YOKOTA AIR BASE, Japan — U.S. bases in Japan are preparing for a second summer of electricity shortages, with most Japanese nuclear reactors still offline following last year’s meltdown at the Fukushima Dai-ichi nuclear power plant.
Safety concerns have led to the shutdown of all but one of Japan’s 54 commercial reactors since the March 2011 earthquake, tsunami and nuclear disaster spread radiation across a large area of northeastern Japan. Prime Minister Yoshihiko Noda said last week that his government would try to restart two reactors at the Ohi nuclear power plant in an effort to avert summer power shortages.
However, Japan’s Asahi Shimbun newspaper reported on Wednesday that Japan’s last operational nuclear power plant is scheduled to go off line for maintenance before the reactors can restart and that the nation will experience its first nuclear-power-free day since the 1970s on May 6.
U.S. military officials in Japan said this week the Japanese government and utility companies have yet to advise them about the potential for energy shortages during peak hours in summer, when many homes and businesses switch on air conditioners. However, officials at Yokota Air Base, who expect their power prices to increase by 18 percent due to the reactor shutdowns, said the Tokyo Electric Power Company could make a request for the U.S. military to reduce its electricity consumption in Japan again this summer.
Last year, bases instituted energy-savings programs from mid-June until October in a successful effort to avert blackouts by cutting peak power consumption by 15 percent or more.
The need to limit electricity use on bases this summer will depend on temperatures and the availability of non-nuclear fuels such as coal, oil and gas for Japanese power plants, the Yokota officials said.
No limits have been set for energy use at the base this summer, but there is potential for limits to be imposed in peak hours, between 11 am and 5 p.m. Other measures that could be implemented at the air base include turning off interior lighting during business hours, adjusting air conditioning, turning off escalators and other non-essential equipment and running public awareness campaigns to encourage energy savings, the officials said.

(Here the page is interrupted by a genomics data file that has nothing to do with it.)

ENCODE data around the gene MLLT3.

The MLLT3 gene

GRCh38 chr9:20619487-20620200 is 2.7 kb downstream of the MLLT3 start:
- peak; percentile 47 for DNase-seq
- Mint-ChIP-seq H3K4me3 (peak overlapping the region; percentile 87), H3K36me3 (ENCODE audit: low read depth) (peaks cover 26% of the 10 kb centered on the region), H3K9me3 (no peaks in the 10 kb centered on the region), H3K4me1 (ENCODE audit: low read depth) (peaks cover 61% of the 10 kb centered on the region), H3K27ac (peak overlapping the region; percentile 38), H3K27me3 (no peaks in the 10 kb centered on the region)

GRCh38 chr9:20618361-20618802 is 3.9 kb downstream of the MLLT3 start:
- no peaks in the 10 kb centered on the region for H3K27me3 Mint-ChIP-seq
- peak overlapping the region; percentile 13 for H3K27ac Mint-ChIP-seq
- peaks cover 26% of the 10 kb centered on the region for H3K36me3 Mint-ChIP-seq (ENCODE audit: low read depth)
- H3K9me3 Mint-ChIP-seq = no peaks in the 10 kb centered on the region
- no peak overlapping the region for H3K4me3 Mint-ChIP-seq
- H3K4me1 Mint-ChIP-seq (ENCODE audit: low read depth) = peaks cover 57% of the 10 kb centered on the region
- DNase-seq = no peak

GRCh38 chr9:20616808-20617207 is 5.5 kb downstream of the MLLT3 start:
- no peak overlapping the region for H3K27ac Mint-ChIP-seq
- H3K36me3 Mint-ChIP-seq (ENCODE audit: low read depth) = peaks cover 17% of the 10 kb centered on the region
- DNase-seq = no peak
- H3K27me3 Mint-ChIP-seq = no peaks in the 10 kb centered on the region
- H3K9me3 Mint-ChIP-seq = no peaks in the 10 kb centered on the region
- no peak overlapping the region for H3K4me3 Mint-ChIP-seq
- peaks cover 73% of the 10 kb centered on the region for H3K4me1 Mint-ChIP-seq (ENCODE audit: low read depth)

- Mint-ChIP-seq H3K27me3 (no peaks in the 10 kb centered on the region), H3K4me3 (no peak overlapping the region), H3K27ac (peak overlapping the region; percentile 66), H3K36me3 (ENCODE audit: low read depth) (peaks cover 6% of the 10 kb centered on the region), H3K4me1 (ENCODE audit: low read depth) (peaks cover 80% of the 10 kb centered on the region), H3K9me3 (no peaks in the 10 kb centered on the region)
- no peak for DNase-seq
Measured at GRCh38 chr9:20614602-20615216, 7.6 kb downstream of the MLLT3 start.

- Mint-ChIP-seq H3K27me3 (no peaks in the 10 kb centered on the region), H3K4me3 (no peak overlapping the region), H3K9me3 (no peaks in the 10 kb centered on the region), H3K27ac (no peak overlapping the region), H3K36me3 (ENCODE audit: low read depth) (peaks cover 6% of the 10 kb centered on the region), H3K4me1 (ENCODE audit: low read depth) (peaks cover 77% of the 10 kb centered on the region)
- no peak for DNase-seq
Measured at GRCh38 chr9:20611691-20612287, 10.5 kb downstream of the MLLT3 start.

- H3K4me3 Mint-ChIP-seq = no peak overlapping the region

U.S. Army Garrison Japan Directorate of Public Works environmental division chief Felix Mariani said Army leaders in Japan were briefed last week on a plan for summer energy savings.
“The assumption is that, because we know a bunch of nuclear plants are down, we can expect to be asked to conserve energy,” he said.
Mariani said conservation measures will likely be less extreme than those adopted last year.
“We will engage in energy conservation but we won’t implement measures that will degrade, exponentially, the quality of life of soldiers or affect the mission of the Army,” he said.
People on Army bases in Japan can expect heat and air conditioning to be turned off for three to five weeks as outside temperatures rise. When the summer heat arrives, people’s homes will be cooled to the Army standard of 74 degrees. However, thermostats in offices and other on-post buildings will be set at 76 degrees to save power, Mariani said.
Some workers will be authorized fans to keep cool, he added.
Air conditioning will be cooler in places such as health clinics and the Camp Zama Post Exchange, which lacks windows for ventilation, he said.
The Army plan also calls for half of the street and parking lot lights on bases to be turned off, he said.
Mariani said last summer’s energy-saving program by U.S. Army Japan cut electricity use by 21 percent and saved $155,000. It was so successful that other garrisons in places like Hawaii, where electricity is expensive, are looking at implementing parts of it, he said.
Yokosuka Naval Base spokesman Sean Dath said in an email last week the base promotes energy conservation year-round.
If TEPCO requests energy savings over the summer, Yokosuka officials plan to modify last year’s plan to comply with what is mandated by the government of Japan and U.S. Forces Japan, he said.
Stars and Stripes’ Elena Sugiyama contributed to this report.